This began as something I wrote for “the Narrative Group”, a weekly writing group in the Mount Sinai Hospital’s Department of Psychiatry Clinic for HIV-related Concerns. I have made revisions periodically, the last being about thirteen months ago in May of 2010, usually a to and fro between naming the antagonist and withholding his name for the sake of his son, a contemporary of mine, who survives (and survived) a Dad like this.
Mr. G was a lot of things – my most memorable math teacher, principal head teacher of an English-language school in Quebec, (he lacked the qualifications to be principal until he finished his B.A. incrementally at summer school), father of a friend my age, member of my church, friend of my parents. He was also my first abuser – verbally, psychologically and physically. What follows is just one example.
One day in math class, my first crack at grade four, Mr. G discovered – in his own unique way – that I was near-sighted. He had written a number of math “problems” on the chalkboard and was now striding up and down the rows of small desks, as was his custom, while we worked.
Walking towards me, the scent of Aqua Velva preceding him, Mr. G noticed that I was squinting to see the chalkboard.
“Kenneth”, he said, in his loud, baritone voice, “can you not see the blackboard?”
“Most of it”, I think I replied, hoping to diffuse the panic that had set in to my stomach.
Mr. G lunged at my desk and, as he often did, grabbed me by a bone in my shoulder and pulled me to my feet.
“Read it!” he shouted. nodding towards the front.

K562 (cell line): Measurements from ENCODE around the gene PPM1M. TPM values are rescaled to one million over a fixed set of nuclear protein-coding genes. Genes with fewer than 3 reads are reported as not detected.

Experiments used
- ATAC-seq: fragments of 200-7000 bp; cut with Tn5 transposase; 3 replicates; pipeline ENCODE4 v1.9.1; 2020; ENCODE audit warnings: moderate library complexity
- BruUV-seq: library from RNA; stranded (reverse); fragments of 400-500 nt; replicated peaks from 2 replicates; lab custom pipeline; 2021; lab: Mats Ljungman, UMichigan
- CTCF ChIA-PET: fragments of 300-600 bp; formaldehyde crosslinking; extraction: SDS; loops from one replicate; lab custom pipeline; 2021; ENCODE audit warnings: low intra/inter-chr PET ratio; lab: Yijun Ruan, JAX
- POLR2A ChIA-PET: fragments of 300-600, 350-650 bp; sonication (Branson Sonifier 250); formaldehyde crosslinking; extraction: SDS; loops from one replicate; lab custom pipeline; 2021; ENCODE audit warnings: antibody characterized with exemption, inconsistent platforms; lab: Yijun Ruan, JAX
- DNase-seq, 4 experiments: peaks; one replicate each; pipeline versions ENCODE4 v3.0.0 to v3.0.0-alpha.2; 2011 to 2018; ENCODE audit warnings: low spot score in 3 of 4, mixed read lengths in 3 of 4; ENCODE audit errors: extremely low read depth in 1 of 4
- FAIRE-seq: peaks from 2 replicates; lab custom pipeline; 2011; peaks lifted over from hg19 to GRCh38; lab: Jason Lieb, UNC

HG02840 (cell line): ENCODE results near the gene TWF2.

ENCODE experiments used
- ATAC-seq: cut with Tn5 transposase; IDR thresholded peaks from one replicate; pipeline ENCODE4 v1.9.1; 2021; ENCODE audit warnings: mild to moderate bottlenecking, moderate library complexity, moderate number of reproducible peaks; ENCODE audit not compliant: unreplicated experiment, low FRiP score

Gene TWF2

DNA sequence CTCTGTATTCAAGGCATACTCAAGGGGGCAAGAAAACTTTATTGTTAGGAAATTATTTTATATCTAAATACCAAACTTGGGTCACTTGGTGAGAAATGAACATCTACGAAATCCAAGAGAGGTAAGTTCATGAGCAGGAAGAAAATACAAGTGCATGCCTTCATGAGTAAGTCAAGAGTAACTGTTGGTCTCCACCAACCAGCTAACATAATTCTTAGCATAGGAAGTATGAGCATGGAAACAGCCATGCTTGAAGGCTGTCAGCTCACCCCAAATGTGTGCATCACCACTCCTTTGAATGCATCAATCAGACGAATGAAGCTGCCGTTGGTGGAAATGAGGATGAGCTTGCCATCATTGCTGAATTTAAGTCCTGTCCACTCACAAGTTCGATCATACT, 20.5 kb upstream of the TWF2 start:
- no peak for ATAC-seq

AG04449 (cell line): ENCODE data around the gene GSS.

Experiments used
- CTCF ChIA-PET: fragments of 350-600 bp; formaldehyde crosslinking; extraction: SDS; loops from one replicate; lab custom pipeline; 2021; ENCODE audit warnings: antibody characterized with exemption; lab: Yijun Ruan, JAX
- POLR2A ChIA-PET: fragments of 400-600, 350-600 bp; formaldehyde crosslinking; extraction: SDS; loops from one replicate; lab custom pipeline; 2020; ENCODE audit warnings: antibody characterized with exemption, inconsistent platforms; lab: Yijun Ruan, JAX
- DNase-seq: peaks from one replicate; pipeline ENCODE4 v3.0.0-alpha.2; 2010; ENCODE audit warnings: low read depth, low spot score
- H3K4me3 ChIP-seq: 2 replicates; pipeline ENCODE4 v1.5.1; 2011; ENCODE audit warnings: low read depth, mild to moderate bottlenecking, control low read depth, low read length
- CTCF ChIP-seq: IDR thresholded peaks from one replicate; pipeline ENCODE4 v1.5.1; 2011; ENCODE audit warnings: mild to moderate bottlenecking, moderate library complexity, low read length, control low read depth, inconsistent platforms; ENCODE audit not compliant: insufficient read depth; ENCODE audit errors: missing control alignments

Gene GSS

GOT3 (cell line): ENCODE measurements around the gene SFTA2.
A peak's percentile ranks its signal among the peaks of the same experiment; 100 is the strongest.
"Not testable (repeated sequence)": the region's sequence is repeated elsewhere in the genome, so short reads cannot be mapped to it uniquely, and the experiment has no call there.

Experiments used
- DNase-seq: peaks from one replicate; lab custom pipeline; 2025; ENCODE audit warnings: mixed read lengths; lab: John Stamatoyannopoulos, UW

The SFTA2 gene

I squinted, which only hastened the arrival of tears to my eyes that his taunts invariably brought out of me.
“I can’t,” I said softly, still thinking it was only worse because of the salty fog I was now trying to see through.
His hand digging into the crook of my shoulder, Mr. G moved me up the aisle.
“Read it now!” he yelled, as my classmates nervously began to giggle.
“I can’t”, I sobbed, having lost all control of the tears.
The room erupted in nervous laughter.
Mr. G, now playing to his audience as much as anything else, lifted me up by my shirt collar and carried me to the front of the class.
“Read it now!” he bellowed.
By this time I was wiping my eyes and nose on my shirt sleeves and was so shaken that I couldn’t have concentrated on the chalkboard, even if I had been able to see it. The clearer my lack of vision became the angrier Mr. G seemed to get. If not anger, it was certainly adrenalin.
He pulled me right up to the board now, this time jerking me forward by the arm.
“Can you read any of it now?” he yelled sarcastically, tapping my forehead repeatedly against the board. Of course now I was too close to read anything other than what was directly in front of me. My only response was to continue crying.
“I think you need glasses”, Mr. G said, a little quieter now as he quickly wrote a note.
“Take this home with you” he said, pushing the slip of paper into my hand.
Not surprisingly, Mr. G was to be among the first people who would soon call me “Four Eyes”. I had little enthusiasm for school that included him and so was horrified when he failed me in grade four math, forcing me to repeat the entire year. (Here I am pictured with my second grade four class, the lone boy with glasses.) While Mom tried to comfort me, that by repeating I would be closer in age, by months, to my classmates all I could think of, with dread, was an extra year of Mr. G’s tyranny.